One trick the Magnuson offers that no other Roots-type blower does is a bypass valve. This
It's also important to note that a Roots-style supercharger, including a Magna Charger, is not a true air compressor. Roots blowers should more accurately be termed air movers, pushing air fast enough through the blowers that it stacks up inside the intake manifold creating pressure, or boost. This is pressure above atmospheric, which improves engine efficiency and power by pushing more air into the cylinders than would normally occur with atmospheric pressure.
Given the above description, this means the discharge temperature from a more efficient supercharger will be lower than a blower that is less efficient for a given outlet pressure, or boost. The discharge temperature we measured out of this blower on our test was a mere 118 degrees F, which is exceptional, but the temperature is also affected by the heat removed from the air with the introduction of fuel into the air stream by the carburetor. Overall, generating 7.2 psi of boost with only a 118-degree air temperature going into the engine is the main reason this engine makes so much power from such a small supercharger.
Here is the bypass valve that feeds inlet air directly to the engine, bypassing the twin t
The dyno testing was almost too easy. The intake manifold and blower were carefully bolted and torqued in place on the stock iron Vortec heads. The rest of the engine was already assembled, so all we had to do was drop in the Performance Distributors HEI, attach the plug wires, and plumb the 750-cfm mechanical secondary Holley supercharger carb. Almost as easy was installing the blower-drive assembly. We had to finesse the alternator position to ensure it would clear the blower, then we just bolted everything together. The Magnuson kit comes with a large-diameter crank pulley that allows the use of a larger blower pulley to ensure adequate belt engagement to minimize belt slippage-often problematic on serpentine blower beltdrives.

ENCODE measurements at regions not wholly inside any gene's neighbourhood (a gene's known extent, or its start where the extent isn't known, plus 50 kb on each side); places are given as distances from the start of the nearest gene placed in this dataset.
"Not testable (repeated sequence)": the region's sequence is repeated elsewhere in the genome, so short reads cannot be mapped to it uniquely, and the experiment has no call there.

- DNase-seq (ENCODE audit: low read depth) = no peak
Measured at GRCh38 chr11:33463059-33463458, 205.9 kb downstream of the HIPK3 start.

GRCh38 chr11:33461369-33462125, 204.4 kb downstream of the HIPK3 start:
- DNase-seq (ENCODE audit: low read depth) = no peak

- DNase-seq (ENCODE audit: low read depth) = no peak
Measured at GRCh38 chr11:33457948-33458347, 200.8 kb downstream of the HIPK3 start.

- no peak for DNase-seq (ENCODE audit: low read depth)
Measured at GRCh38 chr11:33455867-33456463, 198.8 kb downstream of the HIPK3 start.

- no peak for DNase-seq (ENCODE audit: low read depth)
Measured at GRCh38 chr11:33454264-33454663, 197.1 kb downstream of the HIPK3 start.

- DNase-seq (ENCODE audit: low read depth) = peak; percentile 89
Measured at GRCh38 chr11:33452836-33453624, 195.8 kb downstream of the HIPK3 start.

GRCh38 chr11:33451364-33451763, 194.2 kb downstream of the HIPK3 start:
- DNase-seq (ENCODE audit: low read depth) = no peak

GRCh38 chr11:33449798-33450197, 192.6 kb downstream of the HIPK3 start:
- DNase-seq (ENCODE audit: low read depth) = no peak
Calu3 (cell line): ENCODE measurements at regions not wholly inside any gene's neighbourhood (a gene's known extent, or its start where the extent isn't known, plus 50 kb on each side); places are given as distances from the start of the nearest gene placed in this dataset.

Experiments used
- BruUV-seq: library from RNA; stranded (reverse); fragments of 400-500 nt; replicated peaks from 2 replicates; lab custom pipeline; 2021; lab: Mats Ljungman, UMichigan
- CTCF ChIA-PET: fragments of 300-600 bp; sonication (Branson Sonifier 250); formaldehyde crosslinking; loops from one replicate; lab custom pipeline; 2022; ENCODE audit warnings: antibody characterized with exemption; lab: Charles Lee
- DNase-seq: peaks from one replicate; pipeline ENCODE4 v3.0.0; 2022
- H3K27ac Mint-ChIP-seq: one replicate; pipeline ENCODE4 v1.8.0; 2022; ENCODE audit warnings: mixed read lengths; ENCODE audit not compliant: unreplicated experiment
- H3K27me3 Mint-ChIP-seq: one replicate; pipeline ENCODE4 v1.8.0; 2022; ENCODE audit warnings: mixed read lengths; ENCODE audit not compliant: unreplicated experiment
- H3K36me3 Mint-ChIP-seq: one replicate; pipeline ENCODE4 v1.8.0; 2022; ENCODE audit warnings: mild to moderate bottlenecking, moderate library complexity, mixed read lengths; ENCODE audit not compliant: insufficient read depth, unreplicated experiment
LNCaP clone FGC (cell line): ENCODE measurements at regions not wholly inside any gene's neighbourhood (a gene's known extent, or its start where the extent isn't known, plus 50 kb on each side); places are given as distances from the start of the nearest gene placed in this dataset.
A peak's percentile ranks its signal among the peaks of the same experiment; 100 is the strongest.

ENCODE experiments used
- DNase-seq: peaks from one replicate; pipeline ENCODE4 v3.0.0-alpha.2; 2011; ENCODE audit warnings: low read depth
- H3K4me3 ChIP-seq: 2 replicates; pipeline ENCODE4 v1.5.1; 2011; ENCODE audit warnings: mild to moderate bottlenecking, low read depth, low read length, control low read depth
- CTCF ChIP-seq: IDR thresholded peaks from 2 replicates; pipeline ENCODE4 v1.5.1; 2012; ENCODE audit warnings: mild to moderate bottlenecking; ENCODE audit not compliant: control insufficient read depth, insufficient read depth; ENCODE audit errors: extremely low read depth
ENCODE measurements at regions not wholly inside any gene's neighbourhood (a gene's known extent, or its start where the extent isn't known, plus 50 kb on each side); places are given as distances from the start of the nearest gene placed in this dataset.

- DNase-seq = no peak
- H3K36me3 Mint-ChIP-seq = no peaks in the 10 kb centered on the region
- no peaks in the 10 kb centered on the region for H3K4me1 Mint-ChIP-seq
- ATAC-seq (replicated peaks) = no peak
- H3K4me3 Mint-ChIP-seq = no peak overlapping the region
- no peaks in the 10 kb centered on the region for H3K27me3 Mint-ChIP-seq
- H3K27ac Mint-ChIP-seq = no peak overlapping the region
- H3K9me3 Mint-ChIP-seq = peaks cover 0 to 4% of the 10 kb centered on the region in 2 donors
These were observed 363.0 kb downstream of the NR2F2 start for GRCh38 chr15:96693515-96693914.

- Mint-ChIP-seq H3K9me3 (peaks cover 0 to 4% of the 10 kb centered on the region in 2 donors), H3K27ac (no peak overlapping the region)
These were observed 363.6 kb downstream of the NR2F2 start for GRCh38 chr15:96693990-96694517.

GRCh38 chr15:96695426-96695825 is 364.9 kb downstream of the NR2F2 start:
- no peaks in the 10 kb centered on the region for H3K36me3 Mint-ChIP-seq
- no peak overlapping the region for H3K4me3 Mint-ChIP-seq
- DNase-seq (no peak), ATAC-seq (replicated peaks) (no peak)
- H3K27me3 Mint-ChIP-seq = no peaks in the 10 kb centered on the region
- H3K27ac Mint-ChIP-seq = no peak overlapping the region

Because this could easily be a daily-driver street package, we limited the timing down low to keep the engine from rattling because our motor is equipped with cast pistons that don't like detonation. This turned out to be a challenge because the Magna Charger wants to make boost right out of the gate, cranking out nearly 5 psi as far down as 2,000 rpm. At 2,400 rpm, the Magna Charger was worth a solid 114 lb-ft of torque over the normally aspirated combination. As you can see by the graph on page 68, the torque curve is amazingly flat, which means the engine will be a whole bunch of fun to drive.
This NACA duct shape is the blower discharge area, which is shaped to maximize air movemen
Bolting on the blower was no more difficult than bolting on a regular intake manifold.
The Magna Charger beltdrive system is simplistic in its approach, and it worked flawlessly